What surprised me a lot was how often people said that High Fantasy and Epic Fantasy were the same thing. Which I have never thought of as true before. I have always considered them to be two separate, but very similar subgenres. I’m going to be talking about this more in next week’s post. Apparently.
This didn’t only happen with Epic Fantasy, either! Heroic Fantasy was another that seems intrinsically linked. And there were a few others that were talked about in almost the same breath. Which makes me wonder. Can High Fantasy exist just on its own? If High Fantasy cannot exist on its own, can it even be a genre? Or is it a genre precisely because it needs more to become something? I’m mostly musing, here, and basically going back to my very first post in this series: What is a Genre?
I just don’t know.
The Opposite of High Fantasy:
To many, the natural opposite of High Fantasy is Low Fantasy. This is pretty much the case everywhere you look. I even structured these posts back to back, relatively, because I thought of them as opposites.
However, if you think about it in terms of setting, as many do, is the primary world and secondary world really opposites? If you go off the definitions that describe level of magic use, which it appears no one outside of low fantasy does, I suppose they could be opposites. Yet the stories themselves often have two opposing sides fighting each other. High fantasy clearly fights against evil, while Low fantasy has some fights between typically two forms of gray morality.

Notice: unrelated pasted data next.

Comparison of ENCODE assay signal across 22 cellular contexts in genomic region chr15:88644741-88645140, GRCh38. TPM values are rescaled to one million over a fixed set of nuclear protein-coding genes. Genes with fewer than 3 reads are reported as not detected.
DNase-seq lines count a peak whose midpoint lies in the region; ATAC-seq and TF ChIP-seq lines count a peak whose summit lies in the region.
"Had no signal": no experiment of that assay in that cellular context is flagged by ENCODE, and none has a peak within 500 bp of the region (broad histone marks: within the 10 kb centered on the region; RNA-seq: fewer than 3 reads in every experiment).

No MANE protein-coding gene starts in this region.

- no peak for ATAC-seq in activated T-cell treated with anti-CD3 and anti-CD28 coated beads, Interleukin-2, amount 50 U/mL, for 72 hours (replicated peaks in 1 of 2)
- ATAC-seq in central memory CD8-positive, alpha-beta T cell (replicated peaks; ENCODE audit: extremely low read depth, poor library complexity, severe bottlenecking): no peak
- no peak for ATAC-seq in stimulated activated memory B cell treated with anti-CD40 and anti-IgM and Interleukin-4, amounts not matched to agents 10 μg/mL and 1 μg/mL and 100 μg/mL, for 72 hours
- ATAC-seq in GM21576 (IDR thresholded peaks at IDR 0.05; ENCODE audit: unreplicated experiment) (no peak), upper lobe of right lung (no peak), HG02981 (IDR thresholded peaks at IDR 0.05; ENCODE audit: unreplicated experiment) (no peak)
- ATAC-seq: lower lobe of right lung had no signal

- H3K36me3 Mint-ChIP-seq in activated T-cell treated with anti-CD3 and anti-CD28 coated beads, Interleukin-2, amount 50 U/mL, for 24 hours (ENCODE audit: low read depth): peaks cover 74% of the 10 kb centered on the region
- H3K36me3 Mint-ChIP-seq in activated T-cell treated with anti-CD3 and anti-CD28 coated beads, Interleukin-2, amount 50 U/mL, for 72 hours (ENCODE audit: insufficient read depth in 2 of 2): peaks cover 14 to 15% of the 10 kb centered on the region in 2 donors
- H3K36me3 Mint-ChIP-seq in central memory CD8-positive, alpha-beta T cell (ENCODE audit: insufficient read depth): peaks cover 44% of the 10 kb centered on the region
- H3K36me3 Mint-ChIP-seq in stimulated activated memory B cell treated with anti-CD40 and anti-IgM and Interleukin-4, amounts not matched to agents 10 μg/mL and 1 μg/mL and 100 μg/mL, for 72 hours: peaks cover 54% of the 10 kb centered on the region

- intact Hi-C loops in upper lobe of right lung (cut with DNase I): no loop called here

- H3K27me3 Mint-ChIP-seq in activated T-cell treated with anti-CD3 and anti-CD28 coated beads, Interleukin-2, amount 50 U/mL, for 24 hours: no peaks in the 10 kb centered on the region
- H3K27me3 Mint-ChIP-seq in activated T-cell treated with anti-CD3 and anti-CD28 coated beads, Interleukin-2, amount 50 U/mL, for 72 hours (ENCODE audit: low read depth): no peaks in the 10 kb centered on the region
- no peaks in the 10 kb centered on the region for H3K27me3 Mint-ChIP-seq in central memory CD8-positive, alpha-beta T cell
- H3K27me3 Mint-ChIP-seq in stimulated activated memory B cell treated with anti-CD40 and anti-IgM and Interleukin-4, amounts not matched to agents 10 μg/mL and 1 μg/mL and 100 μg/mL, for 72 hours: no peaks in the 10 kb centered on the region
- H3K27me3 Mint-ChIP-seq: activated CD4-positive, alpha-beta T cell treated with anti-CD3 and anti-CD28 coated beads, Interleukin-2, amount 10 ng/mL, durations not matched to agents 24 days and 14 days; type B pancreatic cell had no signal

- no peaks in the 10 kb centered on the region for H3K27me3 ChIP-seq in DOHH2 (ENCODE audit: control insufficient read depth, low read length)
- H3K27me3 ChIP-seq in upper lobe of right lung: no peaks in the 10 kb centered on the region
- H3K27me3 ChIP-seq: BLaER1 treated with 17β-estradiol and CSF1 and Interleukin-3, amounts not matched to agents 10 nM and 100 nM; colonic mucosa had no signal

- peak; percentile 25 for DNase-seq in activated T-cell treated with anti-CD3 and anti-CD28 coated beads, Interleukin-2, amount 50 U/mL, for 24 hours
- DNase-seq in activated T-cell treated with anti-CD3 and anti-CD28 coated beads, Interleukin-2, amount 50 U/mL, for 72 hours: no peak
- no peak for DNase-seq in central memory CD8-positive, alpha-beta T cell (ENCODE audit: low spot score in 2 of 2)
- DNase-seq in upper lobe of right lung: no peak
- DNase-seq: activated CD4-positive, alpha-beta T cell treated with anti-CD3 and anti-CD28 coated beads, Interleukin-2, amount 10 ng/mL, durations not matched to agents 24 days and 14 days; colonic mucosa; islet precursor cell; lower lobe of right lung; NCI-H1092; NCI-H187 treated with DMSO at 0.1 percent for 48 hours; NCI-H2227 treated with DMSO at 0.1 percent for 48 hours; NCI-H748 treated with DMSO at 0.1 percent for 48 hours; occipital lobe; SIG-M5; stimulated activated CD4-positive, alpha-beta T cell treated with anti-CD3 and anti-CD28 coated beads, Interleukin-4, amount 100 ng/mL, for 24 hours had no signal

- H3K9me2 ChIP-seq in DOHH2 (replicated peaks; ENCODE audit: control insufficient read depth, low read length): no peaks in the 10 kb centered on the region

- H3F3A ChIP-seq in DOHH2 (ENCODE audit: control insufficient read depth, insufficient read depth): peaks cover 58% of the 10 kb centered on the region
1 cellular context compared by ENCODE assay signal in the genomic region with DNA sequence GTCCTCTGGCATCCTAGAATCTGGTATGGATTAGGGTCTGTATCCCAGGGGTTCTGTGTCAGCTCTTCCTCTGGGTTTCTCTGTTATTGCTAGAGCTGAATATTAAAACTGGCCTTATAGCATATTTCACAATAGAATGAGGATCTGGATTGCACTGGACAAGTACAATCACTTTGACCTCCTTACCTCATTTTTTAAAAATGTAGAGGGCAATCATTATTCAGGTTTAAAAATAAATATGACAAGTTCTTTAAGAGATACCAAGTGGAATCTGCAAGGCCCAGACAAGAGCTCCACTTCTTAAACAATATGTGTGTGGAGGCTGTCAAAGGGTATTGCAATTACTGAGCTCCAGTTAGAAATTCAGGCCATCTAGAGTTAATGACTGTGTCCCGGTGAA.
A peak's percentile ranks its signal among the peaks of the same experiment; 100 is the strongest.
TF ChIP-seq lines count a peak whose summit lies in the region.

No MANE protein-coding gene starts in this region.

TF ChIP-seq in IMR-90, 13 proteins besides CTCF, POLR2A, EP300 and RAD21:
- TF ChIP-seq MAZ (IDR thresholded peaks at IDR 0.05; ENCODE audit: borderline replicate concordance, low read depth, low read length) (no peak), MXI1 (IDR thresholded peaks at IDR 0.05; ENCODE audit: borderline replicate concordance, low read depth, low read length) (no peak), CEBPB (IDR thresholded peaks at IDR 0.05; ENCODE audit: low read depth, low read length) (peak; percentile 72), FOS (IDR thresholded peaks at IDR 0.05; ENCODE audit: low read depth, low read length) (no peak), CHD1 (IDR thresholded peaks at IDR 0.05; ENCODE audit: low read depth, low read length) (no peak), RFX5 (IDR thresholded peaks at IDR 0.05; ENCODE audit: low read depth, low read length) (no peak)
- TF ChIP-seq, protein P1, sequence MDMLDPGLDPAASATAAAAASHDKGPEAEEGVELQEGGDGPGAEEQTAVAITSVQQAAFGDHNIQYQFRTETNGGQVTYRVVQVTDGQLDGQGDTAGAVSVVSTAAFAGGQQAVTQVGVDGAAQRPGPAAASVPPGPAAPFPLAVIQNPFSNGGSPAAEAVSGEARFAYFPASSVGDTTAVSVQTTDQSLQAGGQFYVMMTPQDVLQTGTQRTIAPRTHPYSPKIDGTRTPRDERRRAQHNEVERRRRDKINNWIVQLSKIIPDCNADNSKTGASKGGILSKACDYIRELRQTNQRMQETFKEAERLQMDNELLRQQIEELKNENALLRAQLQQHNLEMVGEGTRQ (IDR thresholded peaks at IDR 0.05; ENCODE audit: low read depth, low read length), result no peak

I’ve got a new favourite opposite of High Fantasy, though. If we go back to what Home of High Fantasy says, that High Fantasy is about the noble, then that means the natural opposite is… Grimdark! The more I think about this the more I love this idea. Grimdark is built of darker characters trying to fuck shit up, typically to their own, often ignoble, goals. This is an idea I can get behind!
I very rarely bring up marketing because it is the background to every discussion post I make. It is all about marketing. Different ways to present things so people can find what they like and buy it.
But when was the last time you saw something being advertised as ‘High Fantasy’? It isn’t common anymore. When you do see it, it tends to be by smaller authors doing most of their own advertisement. Maybe even a holdover from their younger days. Content in Fantasy brings this up. As dtyce says, ‘High Fantasy has kind of fallen out of term, and has likely evolved into the term Epic Fantasy, which is why the two terms are considered to be interchangeable.’